Less 2008 Federal Tax Credit Grand Total




communicate via the system's 240 VAC output wires to the service panel. We mounted the Enphase Envoy communications module in the house. It picks up the inverters' communication signals through the AC wall outlet that the module is plugged into and exports the data to our network router. From there, the data communicates to Enphase servers for near real-time display on Enphase's Enlighten Web site. No communication wire is needed to the roof or between inverters, making this the easiest Web-based data monitoring system that we've installed. The Web-monitoring system requires a broadband connection, but the Envoy can also communicate through a LAN and information viewed by typing an IP address into an Internet browser.

The data monitoring system shows information common to most other systems: instantaneous power, daily and monthly

Wire Ties" sidebar). After securing all the inverters and wire, the continuous bare copper grounding wire was connected to the grounding clip on the top of every microinverter.

We connected an Enphase AC home-run cable to the last inverter. The cable was terminated with a 240 VAC heavy-duty toggle switch in a weatherproof enclosure, as a roof-mounted AC disconnect to shut down the array when servicing. In this box, we switched from the Enphase cable to THWN-2 wire run in electrical metallic tubing (EMT) conduit from the roof to the ground, and then transitioned to PVC conduit for the underground run to the service panel.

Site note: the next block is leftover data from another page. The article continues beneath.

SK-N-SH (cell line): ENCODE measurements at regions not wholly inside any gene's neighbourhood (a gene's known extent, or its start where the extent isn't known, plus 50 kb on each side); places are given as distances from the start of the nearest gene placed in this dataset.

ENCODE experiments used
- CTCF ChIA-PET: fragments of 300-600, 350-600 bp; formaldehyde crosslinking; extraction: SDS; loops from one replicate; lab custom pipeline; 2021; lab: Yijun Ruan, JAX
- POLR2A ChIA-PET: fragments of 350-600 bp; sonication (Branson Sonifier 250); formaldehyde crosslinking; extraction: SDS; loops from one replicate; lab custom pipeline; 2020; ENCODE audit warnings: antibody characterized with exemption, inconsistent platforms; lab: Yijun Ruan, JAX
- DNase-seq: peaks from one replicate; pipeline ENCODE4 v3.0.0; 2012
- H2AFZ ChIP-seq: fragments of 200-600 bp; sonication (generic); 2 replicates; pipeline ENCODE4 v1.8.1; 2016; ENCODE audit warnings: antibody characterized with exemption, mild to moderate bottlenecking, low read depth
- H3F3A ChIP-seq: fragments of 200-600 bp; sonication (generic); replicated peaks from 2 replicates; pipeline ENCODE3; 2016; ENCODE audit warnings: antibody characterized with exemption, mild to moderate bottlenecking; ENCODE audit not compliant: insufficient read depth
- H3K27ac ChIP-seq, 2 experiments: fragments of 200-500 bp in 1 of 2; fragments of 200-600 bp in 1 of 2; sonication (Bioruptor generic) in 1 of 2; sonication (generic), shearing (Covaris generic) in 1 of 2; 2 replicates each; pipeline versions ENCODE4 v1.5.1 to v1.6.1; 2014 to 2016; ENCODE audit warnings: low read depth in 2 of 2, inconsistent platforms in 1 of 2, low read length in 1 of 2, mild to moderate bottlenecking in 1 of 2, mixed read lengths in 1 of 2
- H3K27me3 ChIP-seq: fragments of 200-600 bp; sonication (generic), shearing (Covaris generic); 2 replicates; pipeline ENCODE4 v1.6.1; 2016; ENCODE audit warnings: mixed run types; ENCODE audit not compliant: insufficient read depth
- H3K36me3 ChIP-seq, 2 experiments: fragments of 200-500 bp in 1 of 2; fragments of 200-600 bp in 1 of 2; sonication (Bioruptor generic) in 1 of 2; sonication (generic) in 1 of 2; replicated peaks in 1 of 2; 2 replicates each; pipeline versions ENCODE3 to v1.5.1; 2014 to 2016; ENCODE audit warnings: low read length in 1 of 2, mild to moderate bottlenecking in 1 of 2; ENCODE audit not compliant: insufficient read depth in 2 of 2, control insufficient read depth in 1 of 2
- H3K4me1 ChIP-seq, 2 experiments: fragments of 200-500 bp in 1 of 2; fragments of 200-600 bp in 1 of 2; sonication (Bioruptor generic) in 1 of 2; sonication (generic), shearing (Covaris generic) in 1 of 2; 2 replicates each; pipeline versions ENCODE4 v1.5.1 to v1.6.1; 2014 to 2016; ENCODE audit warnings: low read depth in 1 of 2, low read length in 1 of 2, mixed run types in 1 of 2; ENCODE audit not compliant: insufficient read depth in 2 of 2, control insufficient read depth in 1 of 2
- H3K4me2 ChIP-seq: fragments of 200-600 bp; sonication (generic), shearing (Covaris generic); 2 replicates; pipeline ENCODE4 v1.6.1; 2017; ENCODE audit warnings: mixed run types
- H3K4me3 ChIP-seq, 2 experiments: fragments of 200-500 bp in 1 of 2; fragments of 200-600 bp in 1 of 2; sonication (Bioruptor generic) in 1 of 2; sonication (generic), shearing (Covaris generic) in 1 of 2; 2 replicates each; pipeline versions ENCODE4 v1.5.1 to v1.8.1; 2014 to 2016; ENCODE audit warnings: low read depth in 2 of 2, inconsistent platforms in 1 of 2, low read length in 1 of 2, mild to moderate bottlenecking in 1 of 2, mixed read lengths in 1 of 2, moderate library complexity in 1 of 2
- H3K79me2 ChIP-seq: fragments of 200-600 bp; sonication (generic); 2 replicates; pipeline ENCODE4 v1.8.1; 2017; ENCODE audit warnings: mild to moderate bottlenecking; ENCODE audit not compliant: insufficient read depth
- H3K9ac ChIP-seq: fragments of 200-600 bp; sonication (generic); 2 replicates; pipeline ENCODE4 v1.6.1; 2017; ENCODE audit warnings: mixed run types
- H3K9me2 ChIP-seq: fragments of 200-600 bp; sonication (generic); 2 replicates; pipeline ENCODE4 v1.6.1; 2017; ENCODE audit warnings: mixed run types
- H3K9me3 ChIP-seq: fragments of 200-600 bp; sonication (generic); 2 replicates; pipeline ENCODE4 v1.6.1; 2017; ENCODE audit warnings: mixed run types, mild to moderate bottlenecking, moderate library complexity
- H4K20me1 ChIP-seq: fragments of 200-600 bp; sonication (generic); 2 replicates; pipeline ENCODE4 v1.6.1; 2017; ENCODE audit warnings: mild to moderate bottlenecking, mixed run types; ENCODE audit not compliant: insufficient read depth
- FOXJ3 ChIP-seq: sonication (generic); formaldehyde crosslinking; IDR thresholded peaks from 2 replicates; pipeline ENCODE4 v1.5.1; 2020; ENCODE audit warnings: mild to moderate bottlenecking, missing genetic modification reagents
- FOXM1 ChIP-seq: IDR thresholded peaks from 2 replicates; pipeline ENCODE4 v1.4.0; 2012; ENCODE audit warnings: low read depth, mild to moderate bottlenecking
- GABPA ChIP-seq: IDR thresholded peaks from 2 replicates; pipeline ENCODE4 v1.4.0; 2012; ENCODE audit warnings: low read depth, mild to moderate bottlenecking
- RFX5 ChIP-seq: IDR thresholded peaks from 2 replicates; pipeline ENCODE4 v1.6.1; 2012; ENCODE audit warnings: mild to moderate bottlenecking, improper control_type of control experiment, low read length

We've found that microinverter systems require a bit more time on the roof than standard PV systems, but can save a significant amount of time, space, and money by not mounting and wiring a DC disconnect, inverter, and AC disconnect on the house. A utility disconnect is sometimes still required by the utility or local jurisdiction.

Data Monitoring

Enphase microinverters have a data monitoring system to follow individual module performance. The inverters

The Envoy communications gateway receives data through the AC power lines and sends it to Enphase's Enlighten Web site.

The Enlighten site provides private Web pages for each subscriber that show specifics for individual PV modules as well as the whole system.

The Envoy communications gateway receives data through the AC power lines and sends it to Enphase's Enlighten Web site.

A graph of the array's performance on a partly cloudy day from the Enlighten Web site.

A Web site display quantifying system production.

A Web site display quantifying system production.

cumulative kWh generated, and total cumulative kWh generated. What's unique about Enphase's data monitoring is the ability to keep tabs on per-module production, both instantaneous and cumulative. The Web site's graphical layout depicting module placement adjusts the color of the modules to reflect instantaneous power output, ranging from black (0 W) to light blue (at full inverter output). Besides near real-time monitoring, we can review time-lapse graphic displays of the system's daily and weekly production and, if problems arise, easily pinpoint individual module or inverter malfunctions. The monitoring system automatically alerts us to system failure via e-mail. Setting up the monitoring function entailed making a layout map, marking the serial numbers of the inverters on the map, and then sending the map to Enphase.